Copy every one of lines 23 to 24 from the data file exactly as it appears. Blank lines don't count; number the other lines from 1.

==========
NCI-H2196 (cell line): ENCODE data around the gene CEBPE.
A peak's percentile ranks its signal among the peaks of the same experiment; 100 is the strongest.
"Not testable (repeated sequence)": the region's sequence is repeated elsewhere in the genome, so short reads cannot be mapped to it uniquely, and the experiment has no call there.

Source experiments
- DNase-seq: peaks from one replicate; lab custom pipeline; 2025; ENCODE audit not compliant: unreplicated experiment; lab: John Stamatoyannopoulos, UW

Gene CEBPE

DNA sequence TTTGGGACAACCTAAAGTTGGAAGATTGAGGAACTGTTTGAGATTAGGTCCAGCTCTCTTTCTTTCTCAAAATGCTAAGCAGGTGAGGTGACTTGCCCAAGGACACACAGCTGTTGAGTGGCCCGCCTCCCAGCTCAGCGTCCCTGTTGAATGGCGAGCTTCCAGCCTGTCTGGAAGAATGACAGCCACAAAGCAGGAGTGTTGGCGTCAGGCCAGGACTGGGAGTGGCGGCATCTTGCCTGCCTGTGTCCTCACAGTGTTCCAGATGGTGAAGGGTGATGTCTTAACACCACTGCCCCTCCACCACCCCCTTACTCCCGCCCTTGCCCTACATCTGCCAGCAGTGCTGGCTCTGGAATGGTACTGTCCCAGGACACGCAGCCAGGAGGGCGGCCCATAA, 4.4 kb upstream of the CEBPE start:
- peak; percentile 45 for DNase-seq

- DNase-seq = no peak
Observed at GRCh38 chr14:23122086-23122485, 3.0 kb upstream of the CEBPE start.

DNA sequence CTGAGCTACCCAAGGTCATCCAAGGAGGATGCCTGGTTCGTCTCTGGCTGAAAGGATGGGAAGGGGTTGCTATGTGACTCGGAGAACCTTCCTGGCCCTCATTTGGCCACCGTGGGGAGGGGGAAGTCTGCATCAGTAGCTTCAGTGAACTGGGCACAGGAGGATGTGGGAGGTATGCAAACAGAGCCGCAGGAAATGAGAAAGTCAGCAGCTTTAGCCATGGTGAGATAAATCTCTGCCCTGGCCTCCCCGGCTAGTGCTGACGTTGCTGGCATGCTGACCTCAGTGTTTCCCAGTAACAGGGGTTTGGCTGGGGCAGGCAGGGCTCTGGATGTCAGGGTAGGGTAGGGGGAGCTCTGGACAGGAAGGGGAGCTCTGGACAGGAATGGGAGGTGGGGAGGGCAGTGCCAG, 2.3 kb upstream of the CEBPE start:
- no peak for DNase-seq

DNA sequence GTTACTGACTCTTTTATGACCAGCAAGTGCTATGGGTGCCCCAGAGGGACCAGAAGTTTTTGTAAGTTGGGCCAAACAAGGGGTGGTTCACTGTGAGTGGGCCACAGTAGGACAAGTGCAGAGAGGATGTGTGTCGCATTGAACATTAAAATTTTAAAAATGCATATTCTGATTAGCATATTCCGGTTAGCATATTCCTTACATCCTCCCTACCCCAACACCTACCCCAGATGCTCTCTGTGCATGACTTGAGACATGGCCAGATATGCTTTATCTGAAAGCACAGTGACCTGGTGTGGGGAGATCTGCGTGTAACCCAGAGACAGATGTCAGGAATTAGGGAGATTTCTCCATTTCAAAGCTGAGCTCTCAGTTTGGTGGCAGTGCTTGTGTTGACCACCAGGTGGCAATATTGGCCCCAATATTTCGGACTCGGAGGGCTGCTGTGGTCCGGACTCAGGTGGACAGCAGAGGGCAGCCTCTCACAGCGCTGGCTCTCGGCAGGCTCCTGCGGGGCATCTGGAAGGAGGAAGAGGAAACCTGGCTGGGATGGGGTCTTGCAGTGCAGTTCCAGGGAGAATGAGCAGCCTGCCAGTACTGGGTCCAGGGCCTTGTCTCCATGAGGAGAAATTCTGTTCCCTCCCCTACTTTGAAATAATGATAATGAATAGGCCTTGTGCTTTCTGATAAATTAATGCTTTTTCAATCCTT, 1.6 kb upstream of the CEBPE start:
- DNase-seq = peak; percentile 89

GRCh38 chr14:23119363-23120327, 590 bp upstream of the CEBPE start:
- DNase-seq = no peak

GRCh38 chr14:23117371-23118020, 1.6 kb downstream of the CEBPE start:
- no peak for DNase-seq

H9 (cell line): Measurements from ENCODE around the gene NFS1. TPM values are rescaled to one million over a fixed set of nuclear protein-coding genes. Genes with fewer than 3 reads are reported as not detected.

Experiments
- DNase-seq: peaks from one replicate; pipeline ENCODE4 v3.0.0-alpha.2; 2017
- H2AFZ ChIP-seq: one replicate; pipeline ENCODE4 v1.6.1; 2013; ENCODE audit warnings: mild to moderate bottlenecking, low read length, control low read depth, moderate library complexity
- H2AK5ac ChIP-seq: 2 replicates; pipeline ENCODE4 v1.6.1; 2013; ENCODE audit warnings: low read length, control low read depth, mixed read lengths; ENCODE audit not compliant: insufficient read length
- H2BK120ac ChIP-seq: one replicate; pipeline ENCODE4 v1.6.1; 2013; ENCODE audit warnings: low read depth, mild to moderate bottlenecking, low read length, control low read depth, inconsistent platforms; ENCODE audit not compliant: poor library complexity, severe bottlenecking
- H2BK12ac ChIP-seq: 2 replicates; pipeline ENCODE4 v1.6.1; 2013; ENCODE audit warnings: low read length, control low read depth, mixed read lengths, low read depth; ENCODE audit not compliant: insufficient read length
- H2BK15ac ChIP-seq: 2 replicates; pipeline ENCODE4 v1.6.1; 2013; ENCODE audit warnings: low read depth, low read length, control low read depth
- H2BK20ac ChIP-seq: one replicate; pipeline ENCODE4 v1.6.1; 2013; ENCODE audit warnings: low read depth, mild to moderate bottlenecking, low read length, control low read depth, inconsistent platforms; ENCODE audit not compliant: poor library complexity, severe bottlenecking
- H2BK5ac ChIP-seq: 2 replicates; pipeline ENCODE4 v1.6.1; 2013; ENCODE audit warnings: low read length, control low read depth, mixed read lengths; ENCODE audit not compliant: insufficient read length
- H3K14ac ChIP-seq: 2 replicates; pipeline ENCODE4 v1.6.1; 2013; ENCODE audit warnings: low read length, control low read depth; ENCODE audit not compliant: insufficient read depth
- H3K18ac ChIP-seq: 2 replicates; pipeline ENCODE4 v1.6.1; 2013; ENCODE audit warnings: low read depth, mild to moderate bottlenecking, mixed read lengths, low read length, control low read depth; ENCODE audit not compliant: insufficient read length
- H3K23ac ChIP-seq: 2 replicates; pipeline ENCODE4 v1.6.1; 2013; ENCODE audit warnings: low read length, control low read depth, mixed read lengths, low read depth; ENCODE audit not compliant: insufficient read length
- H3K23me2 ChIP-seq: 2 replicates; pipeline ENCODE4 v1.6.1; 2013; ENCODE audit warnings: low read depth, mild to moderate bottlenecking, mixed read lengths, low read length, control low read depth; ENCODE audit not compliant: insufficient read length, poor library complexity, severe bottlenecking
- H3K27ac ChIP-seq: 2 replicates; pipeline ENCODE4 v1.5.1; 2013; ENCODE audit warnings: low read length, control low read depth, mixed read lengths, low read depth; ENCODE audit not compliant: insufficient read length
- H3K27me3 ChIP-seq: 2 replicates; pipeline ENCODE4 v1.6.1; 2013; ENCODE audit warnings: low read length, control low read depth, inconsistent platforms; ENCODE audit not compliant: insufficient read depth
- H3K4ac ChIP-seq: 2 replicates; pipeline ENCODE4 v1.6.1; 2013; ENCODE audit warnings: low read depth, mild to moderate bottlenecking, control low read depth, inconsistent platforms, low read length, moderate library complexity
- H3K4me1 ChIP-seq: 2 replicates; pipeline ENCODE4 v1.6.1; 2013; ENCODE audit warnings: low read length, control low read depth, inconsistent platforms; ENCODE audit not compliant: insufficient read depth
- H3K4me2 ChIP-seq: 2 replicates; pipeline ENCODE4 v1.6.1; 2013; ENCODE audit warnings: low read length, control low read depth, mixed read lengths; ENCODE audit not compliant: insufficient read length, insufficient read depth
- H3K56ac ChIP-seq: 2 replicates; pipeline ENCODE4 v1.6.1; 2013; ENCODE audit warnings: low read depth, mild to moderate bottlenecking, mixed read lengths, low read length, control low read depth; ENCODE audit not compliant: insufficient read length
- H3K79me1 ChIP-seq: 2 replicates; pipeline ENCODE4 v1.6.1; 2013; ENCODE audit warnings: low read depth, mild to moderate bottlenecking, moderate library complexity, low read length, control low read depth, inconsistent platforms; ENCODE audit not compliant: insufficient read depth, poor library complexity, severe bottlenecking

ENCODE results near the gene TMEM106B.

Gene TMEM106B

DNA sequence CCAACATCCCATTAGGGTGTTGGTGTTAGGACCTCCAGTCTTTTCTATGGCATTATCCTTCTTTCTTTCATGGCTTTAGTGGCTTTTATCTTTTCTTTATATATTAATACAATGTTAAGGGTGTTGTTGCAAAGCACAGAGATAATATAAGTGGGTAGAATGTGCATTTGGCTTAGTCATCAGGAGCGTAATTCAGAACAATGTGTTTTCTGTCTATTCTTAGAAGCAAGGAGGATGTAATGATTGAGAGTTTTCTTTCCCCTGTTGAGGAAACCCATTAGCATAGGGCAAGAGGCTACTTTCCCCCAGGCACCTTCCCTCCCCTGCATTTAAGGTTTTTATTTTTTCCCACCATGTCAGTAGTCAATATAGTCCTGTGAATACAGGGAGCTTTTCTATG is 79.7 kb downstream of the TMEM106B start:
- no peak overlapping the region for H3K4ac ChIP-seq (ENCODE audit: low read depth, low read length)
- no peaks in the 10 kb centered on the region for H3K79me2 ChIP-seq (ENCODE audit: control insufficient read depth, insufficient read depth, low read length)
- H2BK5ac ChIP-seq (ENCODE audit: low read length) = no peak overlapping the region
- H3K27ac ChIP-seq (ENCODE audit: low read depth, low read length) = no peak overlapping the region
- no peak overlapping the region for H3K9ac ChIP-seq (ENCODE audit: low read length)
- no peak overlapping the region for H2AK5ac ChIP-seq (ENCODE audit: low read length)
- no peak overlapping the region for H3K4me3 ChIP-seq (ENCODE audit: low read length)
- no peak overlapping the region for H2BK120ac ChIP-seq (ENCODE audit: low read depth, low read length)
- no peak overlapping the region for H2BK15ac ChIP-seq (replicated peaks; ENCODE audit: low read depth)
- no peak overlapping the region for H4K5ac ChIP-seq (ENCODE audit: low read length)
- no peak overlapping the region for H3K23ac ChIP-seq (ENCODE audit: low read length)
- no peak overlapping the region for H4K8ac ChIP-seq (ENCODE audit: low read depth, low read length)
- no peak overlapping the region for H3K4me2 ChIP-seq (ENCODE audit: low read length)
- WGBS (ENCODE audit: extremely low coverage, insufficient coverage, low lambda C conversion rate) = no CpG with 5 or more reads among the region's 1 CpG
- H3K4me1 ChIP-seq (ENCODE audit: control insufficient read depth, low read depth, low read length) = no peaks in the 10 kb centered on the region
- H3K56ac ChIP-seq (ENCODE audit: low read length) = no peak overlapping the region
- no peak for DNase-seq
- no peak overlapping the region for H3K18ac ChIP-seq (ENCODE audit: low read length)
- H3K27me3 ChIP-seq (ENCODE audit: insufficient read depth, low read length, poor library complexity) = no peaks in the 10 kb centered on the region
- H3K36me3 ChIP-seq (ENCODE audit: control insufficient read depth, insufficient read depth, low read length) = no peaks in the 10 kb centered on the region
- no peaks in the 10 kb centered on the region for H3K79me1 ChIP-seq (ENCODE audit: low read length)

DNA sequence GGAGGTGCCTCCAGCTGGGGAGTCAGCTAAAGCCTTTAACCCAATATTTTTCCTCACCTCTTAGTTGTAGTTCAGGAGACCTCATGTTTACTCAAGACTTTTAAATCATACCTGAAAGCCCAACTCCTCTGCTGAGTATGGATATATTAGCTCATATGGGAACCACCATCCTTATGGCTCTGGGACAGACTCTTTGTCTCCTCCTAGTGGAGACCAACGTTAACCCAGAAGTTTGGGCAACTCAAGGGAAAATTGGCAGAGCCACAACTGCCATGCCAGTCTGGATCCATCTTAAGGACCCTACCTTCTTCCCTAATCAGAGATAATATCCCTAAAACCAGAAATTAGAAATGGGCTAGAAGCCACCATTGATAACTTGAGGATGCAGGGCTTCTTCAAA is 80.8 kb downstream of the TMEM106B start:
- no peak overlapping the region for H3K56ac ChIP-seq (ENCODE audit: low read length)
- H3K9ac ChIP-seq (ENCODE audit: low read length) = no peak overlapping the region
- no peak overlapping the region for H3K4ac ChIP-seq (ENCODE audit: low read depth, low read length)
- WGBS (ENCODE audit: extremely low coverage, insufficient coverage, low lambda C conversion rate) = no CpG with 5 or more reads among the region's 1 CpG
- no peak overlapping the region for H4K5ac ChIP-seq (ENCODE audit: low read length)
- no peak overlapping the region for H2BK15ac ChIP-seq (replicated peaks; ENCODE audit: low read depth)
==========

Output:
- H2AK5ac ChIP-seq: 2 replicates; pipeline ENCODE4 v1.6.1; 2013; ENCODE audit warnings: low read length, control low read depth, mixed read lengths; ENCODE audit not compliant: insufficient read length
- H2BK120ac ChIP-seq: one replicate; pipeline ENCODE4 v1.6.1; 2013; ENCODE audit warnings: low read depth, mild to moderate bottlenecking, low read length, control low read depth, inconsistent platforms; ENCODE audit not compliant: poor library complexity, severe bottlenecking